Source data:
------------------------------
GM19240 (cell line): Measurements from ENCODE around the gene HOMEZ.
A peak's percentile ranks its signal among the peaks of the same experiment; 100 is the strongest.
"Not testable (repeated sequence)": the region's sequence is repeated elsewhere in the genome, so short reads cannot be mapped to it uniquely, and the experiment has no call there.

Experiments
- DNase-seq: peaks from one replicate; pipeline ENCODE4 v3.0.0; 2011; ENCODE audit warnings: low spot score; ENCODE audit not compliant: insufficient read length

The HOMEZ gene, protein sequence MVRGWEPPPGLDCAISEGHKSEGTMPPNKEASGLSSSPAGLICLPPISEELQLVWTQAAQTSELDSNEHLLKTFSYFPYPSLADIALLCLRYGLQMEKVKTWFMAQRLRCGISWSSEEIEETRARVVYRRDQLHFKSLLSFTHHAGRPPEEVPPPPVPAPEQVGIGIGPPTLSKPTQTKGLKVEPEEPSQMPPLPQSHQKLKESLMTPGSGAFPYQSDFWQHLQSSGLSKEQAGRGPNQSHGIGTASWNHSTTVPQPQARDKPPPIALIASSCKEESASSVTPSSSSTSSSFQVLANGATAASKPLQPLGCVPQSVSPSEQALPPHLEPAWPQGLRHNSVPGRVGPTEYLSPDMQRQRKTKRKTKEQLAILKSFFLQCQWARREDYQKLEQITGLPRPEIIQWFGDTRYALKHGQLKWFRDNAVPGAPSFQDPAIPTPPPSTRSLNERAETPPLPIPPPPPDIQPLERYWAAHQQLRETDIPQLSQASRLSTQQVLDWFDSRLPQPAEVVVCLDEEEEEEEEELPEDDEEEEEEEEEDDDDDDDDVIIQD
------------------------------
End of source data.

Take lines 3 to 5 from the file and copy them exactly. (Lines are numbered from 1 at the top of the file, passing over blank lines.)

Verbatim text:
"Not testable (repeated sequence)": the region's sequence is repeated elsewhere in the genome, so short reads cannot be mapped to it uniquely, and the experiment has no call there.

Experiments
- DNase-seq: peaks from one replicate; pipeline ENCODE4 v3.0.0; 2011; ENCODE audit warnings: low spot score; ENCODE audit not compliant: insufficient read length